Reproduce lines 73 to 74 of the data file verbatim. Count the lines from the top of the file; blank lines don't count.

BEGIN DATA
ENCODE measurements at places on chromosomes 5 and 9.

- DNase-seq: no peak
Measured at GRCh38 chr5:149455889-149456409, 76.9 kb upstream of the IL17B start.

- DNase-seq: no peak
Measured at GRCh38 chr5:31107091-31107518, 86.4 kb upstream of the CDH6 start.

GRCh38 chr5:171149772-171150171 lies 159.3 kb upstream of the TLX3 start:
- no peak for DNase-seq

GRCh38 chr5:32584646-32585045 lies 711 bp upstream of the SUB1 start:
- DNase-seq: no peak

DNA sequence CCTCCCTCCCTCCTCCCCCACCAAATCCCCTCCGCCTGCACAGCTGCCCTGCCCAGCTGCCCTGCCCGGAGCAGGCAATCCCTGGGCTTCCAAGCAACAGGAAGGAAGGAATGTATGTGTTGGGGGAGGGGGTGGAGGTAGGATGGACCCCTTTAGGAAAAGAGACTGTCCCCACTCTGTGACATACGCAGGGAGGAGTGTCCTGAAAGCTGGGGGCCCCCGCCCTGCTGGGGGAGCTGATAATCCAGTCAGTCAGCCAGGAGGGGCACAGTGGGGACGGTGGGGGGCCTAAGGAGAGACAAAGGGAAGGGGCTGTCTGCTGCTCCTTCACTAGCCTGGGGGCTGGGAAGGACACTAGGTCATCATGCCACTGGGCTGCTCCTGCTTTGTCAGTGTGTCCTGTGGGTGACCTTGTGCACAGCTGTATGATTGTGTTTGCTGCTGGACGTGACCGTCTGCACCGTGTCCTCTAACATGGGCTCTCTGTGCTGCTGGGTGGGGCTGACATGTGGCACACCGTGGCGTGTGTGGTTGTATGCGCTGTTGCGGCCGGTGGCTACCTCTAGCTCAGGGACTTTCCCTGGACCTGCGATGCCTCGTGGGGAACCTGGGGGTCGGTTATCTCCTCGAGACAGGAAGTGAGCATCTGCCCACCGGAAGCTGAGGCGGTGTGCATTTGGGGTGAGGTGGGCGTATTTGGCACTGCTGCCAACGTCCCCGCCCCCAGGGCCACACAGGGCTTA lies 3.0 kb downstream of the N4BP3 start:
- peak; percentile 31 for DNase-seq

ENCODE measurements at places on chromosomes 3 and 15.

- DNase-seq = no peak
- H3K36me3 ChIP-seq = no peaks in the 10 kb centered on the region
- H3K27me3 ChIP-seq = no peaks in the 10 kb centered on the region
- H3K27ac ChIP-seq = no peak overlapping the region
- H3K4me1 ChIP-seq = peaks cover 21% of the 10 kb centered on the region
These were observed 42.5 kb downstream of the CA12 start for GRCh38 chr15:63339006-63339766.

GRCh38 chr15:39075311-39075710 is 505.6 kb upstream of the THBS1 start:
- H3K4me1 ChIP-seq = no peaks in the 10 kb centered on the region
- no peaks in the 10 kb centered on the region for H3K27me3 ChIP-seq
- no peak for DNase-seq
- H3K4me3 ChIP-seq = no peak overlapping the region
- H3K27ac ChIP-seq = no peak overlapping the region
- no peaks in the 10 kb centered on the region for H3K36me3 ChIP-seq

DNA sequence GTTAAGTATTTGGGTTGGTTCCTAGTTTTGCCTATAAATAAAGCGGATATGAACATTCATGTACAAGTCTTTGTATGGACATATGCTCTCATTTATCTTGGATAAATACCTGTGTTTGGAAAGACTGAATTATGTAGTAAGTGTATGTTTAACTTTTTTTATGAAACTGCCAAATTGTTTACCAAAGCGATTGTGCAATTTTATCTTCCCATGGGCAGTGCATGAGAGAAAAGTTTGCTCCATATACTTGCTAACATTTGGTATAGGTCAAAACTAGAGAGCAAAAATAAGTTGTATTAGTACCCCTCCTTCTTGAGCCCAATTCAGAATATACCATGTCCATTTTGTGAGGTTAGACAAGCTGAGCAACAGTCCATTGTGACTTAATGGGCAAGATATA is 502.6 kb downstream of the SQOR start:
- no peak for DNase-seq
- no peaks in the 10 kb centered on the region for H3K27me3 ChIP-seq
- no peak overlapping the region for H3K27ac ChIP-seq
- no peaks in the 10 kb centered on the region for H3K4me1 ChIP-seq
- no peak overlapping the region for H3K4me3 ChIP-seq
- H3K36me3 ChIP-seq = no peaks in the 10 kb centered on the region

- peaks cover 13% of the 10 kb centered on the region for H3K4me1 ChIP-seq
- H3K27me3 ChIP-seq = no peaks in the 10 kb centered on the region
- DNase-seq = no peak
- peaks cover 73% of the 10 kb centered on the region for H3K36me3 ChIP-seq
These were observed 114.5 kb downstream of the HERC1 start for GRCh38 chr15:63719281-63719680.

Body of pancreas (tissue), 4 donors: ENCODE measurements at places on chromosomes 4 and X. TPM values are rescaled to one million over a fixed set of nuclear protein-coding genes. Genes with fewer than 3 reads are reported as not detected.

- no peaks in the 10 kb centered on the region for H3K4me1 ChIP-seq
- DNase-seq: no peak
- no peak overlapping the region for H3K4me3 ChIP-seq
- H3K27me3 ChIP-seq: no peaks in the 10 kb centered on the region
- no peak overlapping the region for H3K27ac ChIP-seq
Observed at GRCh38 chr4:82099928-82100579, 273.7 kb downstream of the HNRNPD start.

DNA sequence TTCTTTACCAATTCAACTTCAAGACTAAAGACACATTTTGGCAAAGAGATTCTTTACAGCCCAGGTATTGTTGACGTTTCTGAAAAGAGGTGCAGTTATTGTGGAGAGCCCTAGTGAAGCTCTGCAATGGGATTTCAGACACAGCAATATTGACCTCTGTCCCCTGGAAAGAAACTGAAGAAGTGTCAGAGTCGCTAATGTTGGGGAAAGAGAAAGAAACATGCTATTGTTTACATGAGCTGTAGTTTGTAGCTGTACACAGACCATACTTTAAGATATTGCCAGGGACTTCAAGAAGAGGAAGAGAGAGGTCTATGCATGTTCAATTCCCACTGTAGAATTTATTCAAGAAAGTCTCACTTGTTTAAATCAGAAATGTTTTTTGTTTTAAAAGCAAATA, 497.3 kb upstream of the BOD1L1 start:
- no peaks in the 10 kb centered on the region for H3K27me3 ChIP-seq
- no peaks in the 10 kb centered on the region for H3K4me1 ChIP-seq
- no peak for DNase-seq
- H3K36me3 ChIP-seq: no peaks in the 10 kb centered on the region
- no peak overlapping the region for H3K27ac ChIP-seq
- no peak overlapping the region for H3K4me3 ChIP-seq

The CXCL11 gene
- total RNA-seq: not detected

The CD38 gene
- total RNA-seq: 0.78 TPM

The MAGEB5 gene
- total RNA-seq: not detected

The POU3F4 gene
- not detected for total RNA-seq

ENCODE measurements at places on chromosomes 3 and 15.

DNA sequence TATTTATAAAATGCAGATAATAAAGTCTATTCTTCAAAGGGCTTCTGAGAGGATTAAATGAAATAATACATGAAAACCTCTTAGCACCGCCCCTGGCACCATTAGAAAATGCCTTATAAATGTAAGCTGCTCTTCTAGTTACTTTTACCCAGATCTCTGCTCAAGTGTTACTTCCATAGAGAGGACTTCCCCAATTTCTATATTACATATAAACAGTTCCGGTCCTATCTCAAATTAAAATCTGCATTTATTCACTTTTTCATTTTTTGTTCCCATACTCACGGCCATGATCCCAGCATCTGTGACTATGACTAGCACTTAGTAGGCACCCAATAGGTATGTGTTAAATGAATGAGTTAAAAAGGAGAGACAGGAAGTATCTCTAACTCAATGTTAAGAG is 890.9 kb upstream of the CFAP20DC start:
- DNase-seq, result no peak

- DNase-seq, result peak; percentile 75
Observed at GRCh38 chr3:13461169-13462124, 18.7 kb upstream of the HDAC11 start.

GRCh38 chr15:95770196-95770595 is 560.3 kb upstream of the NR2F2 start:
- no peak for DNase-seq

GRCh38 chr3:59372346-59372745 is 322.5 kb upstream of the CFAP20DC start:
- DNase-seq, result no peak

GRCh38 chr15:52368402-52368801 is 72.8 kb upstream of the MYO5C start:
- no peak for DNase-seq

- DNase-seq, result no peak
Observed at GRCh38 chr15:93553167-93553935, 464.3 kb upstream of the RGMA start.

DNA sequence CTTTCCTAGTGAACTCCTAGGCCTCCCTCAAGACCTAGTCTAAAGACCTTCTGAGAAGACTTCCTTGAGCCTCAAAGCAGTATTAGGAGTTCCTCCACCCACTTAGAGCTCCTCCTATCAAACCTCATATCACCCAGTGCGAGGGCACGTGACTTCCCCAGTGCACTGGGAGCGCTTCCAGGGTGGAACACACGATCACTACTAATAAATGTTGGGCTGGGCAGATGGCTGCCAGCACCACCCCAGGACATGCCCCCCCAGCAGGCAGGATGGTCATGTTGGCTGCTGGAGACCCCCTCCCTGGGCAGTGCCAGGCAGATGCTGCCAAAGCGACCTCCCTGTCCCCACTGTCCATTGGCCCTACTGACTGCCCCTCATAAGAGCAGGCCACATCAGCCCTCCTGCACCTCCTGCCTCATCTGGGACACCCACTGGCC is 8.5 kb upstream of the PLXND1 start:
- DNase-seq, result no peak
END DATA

DNA sequence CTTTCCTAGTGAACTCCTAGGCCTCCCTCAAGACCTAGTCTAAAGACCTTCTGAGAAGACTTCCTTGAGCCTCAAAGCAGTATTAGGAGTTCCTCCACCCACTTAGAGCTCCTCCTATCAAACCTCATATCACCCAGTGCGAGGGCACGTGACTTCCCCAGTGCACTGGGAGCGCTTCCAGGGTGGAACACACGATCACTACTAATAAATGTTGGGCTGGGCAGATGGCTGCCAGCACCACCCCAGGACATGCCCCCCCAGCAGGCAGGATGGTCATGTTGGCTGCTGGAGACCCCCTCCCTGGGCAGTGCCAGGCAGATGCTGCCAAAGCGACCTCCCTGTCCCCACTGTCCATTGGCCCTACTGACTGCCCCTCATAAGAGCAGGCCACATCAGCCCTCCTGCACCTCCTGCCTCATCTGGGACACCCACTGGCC is 8.5 kb upstream of the PLXND1 start:
- DNase-seq, result no peak